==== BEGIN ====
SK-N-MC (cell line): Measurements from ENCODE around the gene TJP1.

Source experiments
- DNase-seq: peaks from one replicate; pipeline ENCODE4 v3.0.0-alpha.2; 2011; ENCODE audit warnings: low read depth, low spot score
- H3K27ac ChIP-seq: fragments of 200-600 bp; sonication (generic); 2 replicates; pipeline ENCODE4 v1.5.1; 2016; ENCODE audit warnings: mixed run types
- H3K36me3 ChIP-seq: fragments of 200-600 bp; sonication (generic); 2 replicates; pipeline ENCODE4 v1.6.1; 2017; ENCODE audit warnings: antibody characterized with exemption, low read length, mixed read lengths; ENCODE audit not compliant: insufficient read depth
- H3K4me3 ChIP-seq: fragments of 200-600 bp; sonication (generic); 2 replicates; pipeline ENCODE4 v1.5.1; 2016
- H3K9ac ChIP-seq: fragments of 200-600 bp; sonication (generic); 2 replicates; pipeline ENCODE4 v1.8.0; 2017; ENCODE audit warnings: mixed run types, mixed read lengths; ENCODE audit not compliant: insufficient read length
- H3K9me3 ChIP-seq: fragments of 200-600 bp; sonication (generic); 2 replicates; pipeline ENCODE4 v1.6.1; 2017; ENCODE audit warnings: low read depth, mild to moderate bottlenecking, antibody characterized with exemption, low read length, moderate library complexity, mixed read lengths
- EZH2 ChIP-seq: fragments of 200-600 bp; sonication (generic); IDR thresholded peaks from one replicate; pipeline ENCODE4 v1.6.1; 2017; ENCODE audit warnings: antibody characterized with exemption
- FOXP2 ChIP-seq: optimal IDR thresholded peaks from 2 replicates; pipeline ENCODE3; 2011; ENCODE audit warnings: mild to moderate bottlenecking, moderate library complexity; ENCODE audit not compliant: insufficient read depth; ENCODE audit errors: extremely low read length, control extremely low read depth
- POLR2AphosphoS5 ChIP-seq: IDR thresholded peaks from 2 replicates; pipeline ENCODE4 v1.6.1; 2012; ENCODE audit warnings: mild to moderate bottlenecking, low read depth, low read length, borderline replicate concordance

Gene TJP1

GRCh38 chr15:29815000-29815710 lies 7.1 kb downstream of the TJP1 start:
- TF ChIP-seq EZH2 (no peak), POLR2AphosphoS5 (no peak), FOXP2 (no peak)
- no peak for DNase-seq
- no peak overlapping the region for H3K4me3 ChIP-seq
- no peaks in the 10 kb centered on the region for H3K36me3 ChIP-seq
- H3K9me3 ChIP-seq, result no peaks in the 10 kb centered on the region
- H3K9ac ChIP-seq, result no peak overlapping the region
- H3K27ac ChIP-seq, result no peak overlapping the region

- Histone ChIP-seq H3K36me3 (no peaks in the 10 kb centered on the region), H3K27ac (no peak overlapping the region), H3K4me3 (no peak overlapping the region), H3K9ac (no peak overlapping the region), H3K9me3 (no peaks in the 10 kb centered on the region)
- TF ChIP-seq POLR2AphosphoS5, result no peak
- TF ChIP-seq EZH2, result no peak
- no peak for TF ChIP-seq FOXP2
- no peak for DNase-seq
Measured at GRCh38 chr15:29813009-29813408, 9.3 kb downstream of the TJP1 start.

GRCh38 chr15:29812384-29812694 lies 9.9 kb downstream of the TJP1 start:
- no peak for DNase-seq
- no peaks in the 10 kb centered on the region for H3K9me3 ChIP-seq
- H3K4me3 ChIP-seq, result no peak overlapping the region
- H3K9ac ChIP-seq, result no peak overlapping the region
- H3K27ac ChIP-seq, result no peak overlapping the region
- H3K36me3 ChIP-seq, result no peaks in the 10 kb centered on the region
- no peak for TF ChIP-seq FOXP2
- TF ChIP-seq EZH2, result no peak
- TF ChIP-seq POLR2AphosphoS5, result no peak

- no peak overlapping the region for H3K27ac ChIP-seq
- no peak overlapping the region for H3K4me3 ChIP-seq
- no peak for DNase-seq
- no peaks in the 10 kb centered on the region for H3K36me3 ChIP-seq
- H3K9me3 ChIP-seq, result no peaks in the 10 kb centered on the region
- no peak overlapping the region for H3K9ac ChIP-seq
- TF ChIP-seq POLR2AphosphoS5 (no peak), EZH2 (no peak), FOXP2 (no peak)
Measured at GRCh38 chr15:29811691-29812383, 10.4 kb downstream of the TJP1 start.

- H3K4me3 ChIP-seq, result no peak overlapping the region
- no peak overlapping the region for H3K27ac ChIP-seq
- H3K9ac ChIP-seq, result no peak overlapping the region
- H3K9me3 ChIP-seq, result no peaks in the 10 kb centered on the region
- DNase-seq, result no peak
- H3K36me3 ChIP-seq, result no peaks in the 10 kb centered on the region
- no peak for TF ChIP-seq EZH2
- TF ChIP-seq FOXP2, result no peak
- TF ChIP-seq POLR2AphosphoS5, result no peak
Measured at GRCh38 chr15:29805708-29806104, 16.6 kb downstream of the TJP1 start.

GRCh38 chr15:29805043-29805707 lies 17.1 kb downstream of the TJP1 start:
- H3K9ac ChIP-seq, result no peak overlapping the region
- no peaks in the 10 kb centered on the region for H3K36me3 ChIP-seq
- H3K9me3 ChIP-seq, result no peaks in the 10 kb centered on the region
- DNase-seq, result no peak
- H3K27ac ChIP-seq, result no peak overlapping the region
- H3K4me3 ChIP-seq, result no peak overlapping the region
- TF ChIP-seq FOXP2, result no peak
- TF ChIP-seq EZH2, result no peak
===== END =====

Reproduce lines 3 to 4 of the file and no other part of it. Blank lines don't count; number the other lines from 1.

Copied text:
- DNase-seq: peaks from one replicate; pipeline ENCODE4 v3.0.0-alpha.2; 2011; ENCODE audit warnings: low read depth, low spot score
- H3K27ac ChIP-seq: fragments of 200-600 bp; sonication (generic); 2 replicates; pipeline ENCODE4 v1.5.1; 2016; ENCODE audit warnings: mixed run types